Death, dying, and care in Guinean Ebola Treatment Centres during the 2014-16 epidemic
READ THE FINAL CASE REPORT (GUINEA)
Dept of Health Research Methods, Evidence, and Impact, McMaster University, Hamilton, ON & School of Health Studies, Western University, London, ON
Prof. Pathé Diallo (Guinea)
Director of the Kipé Medical Center and Health Consulting
Faculty of Medicine, Pharmacy, Odonto Stomatology
President of the National Ethics Committee for Health Research
Head of the Pneumology Unit
Ignace Deen National Hospital, Conakry, Guinea
Alpha Diallo, MSc.
Chef de service Recherche & Développement
Ministère de la Santé Publique,Conakry
Enseignant et chercheur
Université de Conakry-Guinée
Matthew Hunt, PhD, PPT
Professor, School of Physical and Occupational Therapy
McGill University, Montreal, QC
Kevin BezansonMD, CCFP(PC), FCFP, DTMH, MPH
Northern Ontario School of Medicine, Lakehead & Laurentian Universities and Thunder Bay Regional Health Sciences Centre, Thunder Bay, ON
Lisa Schwartz, PhD
Professor & Arnold L. Johnson Chair in Healthcare Ethics
McMaster University, Hamilton, ON
Sonya de Laat, PhD
Postdoctoral Fellow in Humanitarian Health Ethics
Dept. of Health Research Methods, Evidence and Impact, McMaster University
Project Manager, Guinea
Socio Anthropological Analysis Laboratory of Guinea, University of Sonfonia
The case study
One of four case studies conducted within the broader HHE Palliative Care in Humanitarian Crises program of research, the Guinea case study has the following objectives:
- To document and deepen understanding of how palliative care needs were perceived and managed in Ebola Treatment Centres during the 2014-16 Ebola epidemic, as perceived by those directly engaged with this care (care providers or supervisors (Guinean and foreign), recipients of care, or family);
- To advance evidence-based reflection on how best to support the provision of ethically and contextually appropriate palliative care to patients and families when appropriate, public health emergencies that involve patients being in isolation units;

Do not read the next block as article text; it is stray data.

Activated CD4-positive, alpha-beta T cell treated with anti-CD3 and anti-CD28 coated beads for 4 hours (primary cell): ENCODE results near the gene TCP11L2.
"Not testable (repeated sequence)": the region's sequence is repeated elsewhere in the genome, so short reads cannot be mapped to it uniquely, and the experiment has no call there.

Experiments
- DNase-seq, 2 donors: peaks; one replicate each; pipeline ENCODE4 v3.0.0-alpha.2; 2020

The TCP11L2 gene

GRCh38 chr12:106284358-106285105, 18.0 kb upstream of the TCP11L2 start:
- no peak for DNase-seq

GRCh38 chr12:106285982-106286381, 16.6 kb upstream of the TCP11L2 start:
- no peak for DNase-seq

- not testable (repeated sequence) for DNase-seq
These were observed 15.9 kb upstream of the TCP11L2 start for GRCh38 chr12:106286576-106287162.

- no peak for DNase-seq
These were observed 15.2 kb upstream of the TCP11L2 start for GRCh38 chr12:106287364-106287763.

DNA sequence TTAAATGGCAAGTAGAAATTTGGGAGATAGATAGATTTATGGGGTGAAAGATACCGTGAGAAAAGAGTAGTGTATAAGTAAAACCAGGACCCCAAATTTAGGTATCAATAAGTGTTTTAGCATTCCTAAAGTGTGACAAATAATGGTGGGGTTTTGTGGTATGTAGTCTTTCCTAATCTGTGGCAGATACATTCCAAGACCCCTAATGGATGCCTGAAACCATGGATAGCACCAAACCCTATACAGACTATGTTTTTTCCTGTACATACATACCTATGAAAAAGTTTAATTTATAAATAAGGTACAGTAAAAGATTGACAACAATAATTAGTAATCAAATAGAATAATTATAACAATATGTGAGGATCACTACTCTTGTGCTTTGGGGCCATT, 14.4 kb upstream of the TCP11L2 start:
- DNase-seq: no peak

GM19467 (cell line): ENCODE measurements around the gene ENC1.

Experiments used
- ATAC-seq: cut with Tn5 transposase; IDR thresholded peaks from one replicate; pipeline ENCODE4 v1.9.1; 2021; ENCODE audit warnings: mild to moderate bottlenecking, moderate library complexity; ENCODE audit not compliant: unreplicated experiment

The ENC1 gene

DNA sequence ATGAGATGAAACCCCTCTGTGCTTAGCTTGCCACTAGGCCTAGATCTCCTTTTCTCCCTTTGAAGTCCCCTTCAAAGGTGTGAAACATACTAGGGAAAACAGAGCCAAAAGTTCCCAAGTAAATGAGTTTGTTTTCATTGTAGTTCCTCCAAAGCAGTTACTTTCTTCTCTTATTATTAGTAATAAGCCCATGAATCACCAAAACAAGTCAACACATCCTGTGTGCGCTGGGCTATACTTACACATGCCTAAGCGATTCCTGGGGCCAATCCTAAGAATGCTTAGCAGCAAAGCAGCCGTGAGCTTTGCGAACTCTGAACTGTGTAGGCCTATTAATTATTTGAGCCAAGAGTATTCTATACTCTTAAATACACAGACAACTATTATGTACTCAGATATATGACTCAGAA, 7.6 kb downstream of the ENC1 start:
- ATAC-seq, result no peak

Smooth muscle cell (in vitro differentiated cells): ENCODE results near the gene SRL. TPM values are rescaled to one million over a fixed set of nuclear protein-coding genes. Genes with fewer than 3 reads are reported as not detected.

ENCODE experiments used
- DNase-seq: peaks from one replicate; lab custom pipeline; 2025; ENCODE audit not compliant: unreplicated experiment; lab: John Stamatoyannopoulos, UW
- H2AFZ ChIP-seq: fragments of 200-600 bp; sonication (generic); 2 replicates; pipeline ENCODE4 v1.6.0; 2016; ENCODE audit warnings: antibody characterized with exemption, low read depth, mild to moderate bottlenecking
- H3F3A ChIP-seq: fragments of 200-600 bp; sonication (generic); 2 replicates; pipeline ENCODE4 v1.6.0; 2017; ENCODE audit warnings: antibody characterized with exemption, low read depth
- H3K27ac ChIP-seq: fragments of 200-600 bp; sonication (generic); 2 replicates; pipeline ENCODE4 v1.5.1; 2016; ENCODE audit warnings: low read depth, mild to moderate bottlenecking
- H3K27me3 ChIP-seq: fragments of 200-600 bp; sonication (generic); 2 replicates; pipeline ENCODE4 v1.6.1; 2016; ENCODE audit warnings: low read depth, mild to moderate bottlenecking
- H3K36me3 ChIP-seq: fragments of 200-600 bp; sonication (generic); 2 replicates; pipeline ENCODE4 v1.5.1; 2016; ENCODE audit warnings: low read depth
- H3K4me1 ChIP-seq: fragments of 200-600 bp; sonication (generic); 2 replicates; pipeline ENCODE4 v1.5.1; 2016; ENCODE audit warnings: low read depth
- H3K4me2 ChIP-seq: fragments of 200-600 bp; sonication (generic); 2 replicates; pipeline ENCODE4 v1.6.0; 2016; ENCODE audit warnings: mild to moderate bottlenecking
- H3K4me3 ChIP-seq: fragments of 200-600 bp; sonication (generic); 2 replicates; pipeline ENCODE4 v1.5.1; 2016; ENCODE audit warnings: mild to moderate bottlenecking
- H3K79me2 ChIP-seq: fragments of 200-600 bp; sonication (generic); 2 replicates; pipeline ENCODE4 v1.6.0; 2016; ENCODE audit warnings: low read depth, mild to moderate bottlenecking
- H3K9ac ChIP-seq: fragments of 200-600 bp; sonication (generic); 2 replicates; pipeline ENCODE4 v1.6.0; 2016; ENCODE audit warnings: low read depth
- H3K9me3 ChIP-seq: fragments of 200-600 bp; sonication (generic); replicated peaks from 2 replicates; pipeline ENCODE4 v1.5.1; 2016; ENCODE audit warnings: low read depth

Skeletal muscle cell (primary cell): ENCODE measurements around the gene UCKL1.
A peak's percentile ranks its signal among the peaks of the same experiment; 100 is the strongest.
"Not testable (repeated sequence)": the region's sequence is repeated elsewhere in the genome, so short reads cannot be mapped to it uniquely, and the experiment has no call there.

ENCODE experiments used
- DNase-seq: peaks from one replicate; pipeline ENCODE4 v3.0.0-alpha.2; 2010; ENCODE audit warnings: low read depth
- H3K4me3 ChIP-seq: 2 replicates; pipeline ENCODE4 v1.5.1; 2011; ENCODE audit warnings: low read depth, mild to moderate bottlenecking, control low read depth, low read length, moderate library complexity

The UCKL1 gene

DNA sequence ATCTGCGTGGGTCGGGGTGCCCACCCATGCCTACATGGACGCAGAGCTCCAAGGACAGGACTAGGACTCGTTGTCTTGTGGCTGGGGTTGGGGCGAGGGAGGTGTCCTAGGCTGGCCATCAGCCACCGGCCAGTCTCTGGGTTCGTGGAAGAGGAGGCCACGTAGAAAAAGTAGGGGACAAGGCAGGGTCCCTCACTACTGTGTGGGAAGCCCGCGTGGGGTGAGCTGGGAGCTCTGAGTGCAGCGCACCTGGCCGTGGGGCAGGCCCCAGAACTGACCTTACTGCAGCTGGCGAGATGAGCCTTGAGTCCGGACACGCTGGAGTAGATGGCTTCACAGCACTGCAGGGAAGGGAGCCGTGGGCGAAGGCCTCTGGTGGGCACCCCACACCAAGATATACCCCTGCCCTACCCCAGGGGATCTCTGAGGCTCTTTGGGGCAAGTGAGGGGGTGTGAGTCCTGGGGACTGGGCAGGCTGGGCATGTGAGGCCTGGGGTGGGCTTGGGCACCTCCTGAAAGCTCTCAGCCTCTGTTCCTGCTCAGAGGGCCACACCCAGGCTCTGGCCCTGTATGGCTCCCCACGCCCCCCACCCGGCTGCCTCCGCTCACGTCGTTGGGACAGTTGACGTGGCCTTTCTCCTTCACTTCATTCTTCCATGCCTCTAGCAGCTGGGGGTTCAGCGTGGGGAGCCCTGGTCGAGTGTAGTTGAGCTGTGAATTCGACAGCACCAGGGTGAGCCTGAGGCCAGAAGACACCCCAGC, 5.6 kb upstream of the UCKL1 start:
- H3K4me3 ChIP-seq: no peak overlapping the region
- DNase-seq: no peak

- To deepen understanding of what counts as good or poor end of life care in the eyes of Guineans, towards strengthening local capaciy for culturally and contextually appropriate palliative care in Guinea during but also outside humanitarian crisis settings.
Summary of our approach:
Semi-structured in-depth interviews (N=16) were conducted by an experienced anthropologist (SK) with a range of actors positioned to speak to the provision or absence of palliative care in Ebola Treatment Centres (ETC) in Guinea during the 2014-16 epidemic, including patients who survived, family of patients who died in the ETC, nurses, a psychosocial support worker physicians, and an Imam. All but two interviews (conducted with healthcare professionals from Northern countries who volunteered during the epidemics) were conducted with Guineans. Interviews were conducted in the language of preference of the participant (Soussou, French, English or Malinké). Interviews were completed between November 2017 and June 2018. Ethics approval for this study was received from the Comité National D’Ethique de la Recherche en Santé (Guinée) and the Hamilton Integrated Research Ethics Board.
All interviews were conducted, for feasibility purposes, in the region of the country’s capital, Conakry. Guineans recognize several culturally distinct groups throughout its territory, and different regions have different relationships to the central government and national health and public health system that was responsible for coordinating the Ebola response. Further research conducted across a range of sub-national regions is recommended, to establish whether or not findings from this study are generalizable across Guinea.
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Kouyaté, Sékou (Pending) The challenges of developing a career as anthropologist/researcher in Guinea.